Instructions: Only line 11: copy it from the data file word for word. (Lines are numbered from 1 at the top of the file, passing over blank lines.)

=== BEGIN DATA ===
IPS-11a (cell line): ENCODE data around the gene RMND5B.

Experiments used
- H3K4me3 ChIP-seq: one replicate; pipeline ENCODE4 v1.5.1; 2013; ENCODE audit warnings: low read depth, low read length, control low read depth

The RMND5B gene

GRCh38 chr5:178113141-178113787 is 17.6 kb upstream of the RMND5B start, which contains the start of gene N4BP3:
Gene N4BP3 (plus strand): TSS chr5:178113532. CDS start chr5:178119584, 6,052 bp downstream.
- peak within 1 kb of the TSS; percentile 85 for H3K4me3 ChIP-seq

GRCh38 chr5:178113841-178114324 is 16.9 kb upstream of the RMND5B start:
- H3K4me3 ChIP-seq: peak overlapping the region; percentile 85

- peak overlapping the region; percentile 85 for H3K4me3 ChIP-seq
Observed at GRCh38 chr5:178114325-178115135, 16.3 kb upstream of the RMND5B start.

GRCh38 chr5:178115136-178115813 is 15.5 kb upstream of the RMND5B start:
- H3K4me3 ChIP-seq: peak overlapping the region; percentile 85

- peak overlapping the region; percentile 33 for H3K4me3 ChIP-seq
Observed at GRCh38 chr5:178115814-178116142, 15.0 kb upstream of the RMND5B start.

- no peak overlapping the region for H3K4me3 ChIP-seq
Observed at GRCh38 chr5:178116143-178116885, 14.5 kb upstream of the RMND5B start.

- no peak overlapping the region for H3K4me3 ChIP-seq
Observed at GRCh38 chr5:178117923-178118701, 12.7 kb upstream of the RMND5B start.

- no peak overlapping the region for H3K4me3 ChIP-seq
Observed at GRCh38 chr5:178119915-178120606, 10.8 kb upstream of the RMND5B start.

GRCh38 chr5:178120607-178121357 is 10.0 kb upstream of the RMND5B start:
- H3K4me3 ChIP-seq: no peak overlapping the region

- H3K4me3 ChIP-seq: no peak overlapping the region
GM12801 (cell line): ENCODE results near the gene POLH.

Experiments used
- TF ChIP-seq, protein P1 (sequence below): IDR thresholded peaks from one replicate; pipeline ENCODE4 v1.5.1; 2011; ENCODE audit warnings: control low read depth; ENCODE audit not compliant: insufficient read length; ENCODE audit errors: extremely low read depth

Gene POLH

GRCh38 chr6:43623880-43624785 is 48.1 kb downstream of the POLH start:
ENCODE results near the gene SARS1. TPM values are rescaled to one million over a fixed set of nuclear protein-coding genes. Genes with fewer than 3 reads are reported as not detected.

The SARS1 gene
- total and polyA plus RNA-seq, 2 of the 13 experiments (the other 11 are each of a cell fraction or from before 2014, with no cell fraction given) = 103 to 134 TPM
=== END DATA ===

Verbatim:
Observed at GRCh38 chr5:178114325-178115135, 16.3 kb upstream of the RMND5B start.